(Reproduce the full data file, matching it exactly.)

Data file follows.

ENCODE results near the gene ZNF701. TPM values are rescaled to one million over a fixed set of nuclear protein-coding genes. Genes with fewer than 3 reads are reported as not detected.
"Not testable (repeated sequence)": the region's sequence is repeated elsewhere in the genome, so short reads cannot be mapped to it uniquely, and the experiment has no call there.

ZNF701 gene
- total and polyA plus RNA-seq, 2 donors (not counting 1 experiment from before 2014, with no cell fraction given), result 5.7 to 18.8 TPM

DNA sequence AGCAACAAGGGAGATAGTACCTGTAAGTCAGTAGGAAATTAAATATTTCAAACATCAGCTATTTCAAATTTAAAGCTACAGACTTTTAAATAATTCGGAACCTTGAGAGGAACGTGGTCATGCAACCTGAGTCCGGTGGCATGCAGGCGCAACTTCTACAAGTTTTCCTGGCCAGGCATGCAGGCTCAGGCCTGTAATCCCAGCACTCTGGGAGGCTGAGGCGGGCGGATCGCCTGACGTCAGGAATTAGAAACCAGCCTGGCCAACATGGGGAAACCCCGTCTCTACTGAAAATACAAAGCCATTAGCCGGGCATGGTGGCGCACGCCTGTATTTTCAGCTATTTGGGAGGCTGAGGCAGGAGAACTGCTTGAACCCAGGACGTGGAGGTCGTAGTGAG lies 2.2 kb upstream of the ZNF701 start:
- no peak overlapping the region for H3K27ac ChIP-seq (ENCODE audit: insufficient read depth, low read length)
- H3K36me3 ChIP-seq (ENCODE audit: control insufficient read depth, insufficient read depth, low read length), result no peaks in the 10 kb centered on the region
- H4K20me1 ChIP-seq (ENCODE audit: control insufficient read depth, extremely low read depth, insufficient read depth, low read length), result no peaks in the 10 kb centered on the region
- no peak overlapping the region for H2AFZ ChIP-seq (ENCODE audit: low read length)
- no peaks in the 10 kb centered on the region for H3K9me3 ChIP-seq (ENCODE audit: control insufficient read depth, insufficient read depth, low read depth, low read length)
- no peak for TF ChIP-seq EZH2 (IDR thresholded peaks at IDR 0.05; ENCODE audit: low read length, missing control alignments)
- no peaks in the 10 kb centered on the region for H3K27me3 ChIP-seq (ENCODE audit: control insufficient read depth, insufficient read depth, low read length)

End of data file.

ENCODE results near the gene ZNF701. TPM values are rescaled to one million over a fixed set of nuclear protein-coding genes. Genes with fewer than 3 reads are reported as not detected.
"Not testable (repeated sequence)": the region's sequence is repeated elsewhere in the genome, so short reads cannot be mapped to it uniquely, and the experiment has no call there.

ZNF701 gene
- total and polyA plus RNA-seq, 2 donors (not counting 1 experiment from before 2014, with no cell fraction given), result 5.7 to 18.8 TPM

DNA sequence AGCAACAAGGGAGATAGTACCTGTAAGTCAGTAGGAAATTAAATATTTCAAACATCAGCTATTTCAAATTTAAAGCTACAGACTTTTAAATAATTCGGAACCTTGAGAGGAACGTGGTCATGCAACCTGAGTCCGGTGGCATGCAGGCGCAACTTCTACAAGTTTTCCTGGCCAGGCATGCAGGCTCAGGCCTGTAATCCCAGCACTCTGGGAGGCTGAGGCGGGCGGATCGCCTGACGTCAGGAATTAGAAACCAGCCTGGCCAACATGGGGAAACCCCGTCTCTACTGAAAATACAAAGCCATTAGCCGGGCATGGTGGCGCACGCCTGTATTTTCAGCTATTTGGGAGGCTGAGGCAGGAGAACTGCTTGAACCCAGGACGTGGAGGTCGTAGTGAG lies 2.2 kb upstream of the ZNF701 start:
- no peak overlapping the region for H3K27ac ChIP-seq (ENCODE audit: insufficient read depth, low read length)
- H3K36me3 ChIP-seq (ENCODE audit: control insufficient read depth, insufficient read depth, low read length), result no peaks in the 10 kb centered on the region
- H4K20me1 ChIP-seq (ENCODE audit: control insufficient read depth, extremely low read depth, insufficient read depth, low read length), result no peaks in the 10 kb centered on the region
- no peak overlapping the region for H2AFZ ChIP-seq (ENCODE audit: low read length)
- no peaks in the 10 kb centered on the region for H3K9me3 ChIP-seq (ENCODE audit: control insufficient read depth, insufficient read depth, low read depth, low read length)
- no peak for TF ChIP-seq EZH2 (IDR thresholded peaks at IDR 0.05; ENCODE audit: low read length, missing control alignments)
- no peaks in the 10 kb centered on the region for H3K27me3 ChIP-seq (ENCODE audit: control insufficient read depth, insufficient read depth, low read length)